“Mothers to Grandmothers”
by Elena Nicholson
11th grade, Ridge High School
Teacher: Ms. Jennifer Collins
Second-place prize: $250
She sits with the small child in the kitchen, her hands covered in dough. The baby perches up on his knees in the chair at a rectangular walnut-colored table. Rays of sunlight pour through the warped window panes onto the light hardwood floors. The mother’s collections stand on one of the window panes, carefully arranged in a row. They cast shadows in the light.
These shadows include that of the little green dog, obediently frozen in time. It was her mother’s, passed down to her with love. The second item is an abstract painting, a mess of primary colors, signed at the bottom with the child’s name in backward letters. She promises to frame this painting soon but hasn’t quite gotten to it yet. The wedding ring she will die in sits in a clay dish.
“Mama?” the child says, his halo of golden curls breaking a ray of sun. “Your hands are so dirty.” The mother laughs, a bell ringing through the pleasant morning. Though the boy is right and her hands are dirty, her appearance is clean. Lips perpetually stained pink, brown mascara, curls, put together, picture-perfect. Still, she maintains a natural warmth.
“Come help me,” she says. In all versions of this moment, she says the same thing. Mostly she says it with love, and sometimes the child joins her reluctantly. In every instance, the boy is there by her side. She brushes off her hands and pulls up a stool, hoisting him up to stand on it. But then she finds the child is just tall enough to stand alone, kneading half of the dough at her side.
“You’re doing a wonderful job,” she tells him. However, she often tells white lies. As soon as the boy finishes, she takes the dough back and kneads it thoroughly until it forms a smooth ball. She distracts him with a bit of sweet strawberry filling.
“Mom, I can do it,” he says suddenly. She is surprised to see that he is inches above her. He laughs. It is deep, filling out the room. The mother is proud of her handsome boy, broad-shouldered and smart. He takes the dough back from her hands, kneading it expertly, then begins rolling out the crust.
“What am I supposed to do now?” She asks him, crossing her arms over her flour-covered apron. “I taught you how to make pies, you know. When you were–”
“Just a tiny boy,” the man interrupts. She smiles up at him and slowly wraps her arms around his abdomen, pulling him tightly to her. She hugs him as though he may escape at any moment.
“I’m so glad you’re home,” she says. He pulls away from her, and she protests.
“Mom, I’m glad to be here, too, but the pies are burning,” he says. Finally, she notices the timer beeping, so she stands to click it off. Now she sits across from her son at the walnut-colored table, the timer ringing in her ears.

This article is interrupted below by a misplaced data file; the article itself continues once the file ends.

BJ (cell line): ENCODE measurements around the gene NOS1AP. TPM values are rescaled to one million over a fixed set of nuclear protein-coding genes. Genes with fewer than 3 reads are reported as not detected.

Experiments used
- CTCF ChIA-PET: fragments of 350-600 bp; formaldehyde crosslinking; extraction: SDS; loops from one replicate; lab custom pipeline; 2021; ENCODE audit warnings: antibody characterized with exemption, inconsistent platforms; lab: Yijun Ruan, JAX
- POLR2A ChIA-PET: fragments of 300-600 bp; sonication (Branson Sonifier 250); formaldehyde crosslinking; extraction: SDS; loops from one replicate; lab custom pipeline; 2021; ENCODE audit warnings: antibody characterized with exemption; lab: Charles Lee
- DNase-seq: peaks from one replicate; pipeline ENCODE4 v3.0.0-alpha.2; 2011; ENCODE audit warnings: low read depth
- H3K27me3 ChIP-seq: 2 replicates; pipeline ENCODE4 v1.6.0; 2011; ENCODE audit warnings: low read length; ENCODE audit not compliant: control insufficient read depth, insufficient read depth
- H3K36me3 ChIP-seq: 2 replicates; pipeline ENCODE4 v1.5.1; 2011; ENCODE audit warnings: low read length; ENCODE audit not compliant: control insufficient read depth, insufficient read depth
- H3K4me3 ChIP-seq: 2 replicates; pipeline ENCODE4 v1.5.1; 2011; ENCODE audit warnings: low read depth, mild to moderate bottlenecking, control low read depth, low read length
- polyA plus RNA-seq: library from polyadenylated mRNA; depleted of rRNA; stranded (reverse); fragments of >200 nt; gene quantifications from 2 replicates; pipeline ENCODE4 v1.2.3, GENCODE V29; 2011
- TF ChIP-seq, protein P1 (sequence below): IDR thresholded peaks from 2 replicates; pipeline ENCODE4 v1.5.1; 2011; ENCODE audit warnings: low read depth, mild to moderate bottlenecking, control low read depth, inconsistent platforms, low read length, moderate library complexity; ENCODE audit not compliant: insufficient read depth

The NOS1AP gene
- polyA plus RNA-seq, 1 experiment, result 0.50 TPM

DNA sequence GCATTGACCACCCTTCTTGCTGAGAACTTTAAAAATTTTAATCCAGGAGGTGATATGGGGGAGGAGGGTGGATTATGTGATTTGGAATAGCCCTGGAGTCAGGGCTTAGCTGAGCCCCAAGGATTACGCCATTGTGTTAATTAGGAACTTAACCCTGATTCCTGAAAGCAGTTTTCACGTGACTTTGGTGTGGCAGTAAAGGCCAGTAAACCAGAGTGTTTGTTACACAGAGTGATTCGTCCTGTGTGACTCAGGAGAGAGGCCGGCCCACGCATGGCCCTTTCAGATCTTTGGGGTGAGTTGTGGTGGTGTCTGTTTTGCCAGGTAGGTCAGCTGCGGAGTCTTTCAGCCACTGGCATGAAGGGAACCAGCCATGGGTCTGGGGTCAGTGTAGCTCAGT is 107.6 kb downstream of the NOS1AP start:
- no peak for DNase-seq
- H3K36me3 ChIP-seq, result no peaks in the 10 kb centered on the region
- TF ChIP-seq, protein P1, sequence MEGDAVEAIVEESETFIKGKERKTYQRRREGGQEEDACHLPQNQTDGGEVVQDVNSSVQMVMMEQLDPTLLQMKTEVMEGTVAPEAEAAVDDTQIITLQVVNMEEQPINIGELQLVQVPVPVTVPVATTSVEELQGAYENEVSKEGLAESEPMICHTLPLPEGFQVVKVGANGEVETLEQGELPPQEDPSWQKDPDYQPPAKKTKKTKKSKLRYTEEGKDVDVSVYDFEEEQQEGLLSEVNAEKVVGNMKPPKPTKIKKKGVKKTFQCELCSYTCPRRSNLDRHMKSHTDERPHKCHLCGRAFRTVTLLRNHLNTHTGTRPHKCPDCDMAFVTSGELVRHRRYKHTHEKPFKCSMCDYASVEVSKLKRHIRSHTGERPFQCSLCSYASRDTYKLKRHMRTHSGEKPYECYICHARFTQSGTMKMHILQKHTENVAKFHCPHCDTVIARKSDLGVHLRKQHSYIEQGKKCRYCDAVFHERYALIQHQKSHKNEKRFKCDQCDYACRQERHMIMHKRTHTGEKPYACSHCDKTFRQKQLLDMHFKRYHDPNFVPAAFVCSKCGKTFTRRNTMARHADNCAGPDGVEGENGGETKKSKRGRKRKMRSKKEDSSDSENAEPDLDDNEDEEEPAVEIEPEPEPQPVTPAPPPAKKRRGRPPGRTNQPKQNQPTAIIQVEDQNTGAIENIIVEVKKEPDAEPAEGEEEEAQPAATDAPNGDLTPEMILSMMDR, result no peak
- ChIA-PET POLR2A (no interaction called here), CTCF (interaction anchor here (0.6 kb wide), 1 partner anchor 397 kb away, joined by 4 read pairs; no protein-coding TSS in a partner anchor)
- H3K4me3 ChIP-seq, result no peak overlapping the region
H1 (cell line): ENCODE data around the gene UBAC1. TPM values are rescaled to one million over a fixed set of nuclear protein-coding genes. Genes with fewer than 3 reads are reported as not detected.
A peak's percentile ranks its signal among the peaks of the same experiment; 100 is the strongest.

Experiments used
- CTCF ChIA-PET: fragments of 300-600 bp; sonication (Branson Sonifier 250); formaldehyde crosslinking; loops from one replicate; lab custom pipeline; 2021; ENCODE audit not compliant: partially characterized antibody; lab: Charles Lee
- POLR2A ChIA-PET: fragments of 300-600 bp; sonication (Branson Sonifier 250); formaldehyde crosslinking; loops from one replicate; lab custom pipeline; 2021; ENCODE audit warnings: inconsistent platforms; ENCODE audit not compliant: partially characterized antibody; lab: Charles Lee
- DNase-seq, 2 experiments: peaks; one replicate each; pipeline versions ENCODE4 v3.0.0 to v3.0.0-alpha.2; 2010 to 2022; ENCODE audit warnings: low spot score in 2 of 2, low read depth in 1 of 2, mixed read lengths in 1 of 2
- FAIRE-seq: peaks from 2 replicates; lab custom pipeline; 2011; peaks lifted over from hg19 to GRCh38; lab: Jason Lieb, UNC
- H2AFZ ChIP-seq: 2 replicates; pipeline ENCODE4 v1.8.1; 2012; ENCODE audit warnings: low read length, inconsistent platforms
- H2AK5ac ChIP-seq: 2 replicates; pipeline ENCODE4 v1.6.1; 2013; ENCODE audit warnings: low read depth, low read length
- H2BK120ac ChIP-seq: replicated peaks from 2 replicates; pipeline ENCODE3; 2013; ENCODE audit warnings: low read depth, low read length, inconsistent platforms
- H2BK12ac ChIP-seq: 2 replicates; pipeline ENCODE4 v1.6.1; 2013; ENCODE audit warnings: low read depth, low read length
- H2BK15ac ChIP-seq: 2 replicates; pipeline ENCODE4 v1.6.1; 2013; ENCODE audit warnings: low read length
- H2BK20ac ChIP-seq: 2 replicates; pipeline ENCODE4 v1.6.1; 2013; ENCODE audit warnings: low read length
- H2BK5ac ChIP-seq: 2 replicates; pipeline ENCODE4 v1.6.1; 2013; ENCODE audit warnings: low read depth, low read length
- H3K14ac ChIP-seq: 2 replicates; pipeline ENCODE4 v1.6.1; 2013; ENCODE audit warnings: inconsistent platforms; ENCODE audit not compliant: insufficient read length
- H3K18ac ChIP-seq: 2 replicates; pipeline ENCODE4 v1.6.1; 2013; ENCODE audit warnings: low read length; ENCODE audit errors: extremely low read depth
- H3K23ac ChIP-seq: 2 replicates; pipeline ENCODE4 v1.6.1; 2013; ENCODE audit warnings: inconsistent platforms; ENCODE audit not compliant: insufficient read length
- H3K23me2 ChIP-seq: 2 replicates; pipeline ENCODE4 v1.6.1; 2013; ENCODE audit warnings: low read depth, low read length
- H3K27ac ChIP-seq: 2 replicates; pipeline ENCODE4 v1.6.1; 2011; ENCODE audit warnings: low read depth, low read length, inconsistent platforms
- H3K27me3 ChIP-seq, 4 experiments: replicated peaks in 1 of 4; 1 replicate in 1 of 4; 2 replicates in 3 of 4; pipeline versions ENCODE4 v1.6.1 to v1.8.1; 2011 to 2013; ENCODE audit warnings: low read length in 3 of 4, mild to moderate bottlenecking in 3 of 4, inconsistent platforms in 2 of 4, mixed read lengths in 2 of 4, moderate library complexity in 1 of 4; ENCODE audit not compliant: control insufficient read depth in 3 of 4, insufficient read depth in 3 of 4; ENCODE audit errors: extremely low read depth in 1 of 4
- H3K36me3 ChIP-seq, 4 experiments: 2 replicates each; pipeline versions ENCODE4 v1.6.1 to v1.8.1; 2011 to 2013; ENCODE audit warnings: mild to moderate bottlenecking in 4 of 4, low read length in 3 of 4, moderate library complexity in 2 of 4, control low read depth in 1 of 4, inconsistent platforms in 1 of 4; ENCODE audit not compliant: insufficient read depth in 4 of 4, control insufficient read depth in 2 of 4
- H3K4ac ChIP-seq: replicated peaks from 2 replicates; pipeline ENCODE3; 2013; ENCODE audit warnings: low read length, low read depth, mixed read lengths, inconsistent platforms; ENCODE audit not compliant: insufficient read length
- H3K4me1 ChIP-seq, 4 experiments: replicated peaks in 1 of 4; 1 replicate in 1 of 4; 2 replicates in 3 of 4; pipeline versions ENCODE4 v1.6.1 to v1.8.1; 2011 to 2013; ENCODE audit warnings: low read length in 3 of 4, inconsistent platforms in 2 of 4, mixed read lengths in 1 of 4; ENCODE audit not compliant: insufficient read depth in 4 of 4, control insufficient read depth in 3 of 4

“What are you thinking about, Mom?” the boy asks. “You drifted off a bit there.” He chuckles, grown in front of her. Even his hair is beginning to gray now, but the boy doesn’t like it when she points it out.
“Come help me take the pies out?” she asks him as they both stand. Her face remains perfect and put together, with pink lips and grayed curls. The man follows her slowly into the kitchen, but this time, two blonde, curly-haired girls join the mother and son. They are eager, perched on top of the two stools that their grandmother has positioned for them at the counter. A small child’s painting hangs pridefully in a thin black frame.
The grandmother repositions her wedding ring on her finger, taking it back from the clay dish. The dish still stands next to the green dog that the grandmother soon plans to give her daughter-in-law. The grandmother has deemed the woman appropriate for her son, so now she can be entrusted with her mother’s green dog.
As her son pulls the pies from the oven, the two little girls exclaim in delight. The grandmother looks slightly skeptical when the man places them down. The girls giggle at the designs they have fashioned from the extra dough. Not even her son could have convinced the grandmother to stray from her traditional lattice style, yet the girls have an inexplicable hold on the woman.
“Well, it will always taste the same, right?” the boy says, reading and understanding the expression on his mother’s face.
“I suppose so,” she says, and he laughs. She brushes herself off and gathers a deep breath. “Let’s eat then,” she says.
“Let’s eat, Grandma,” the elder girl repeats. Everyone collects close around the grandmother at the large walnut table. Together, they slice into their newest creation.
Linda L. Hellstrom, Founder
Wendy Supron, Chair
Elizabeth K. Parker
Diane Naughton Washburne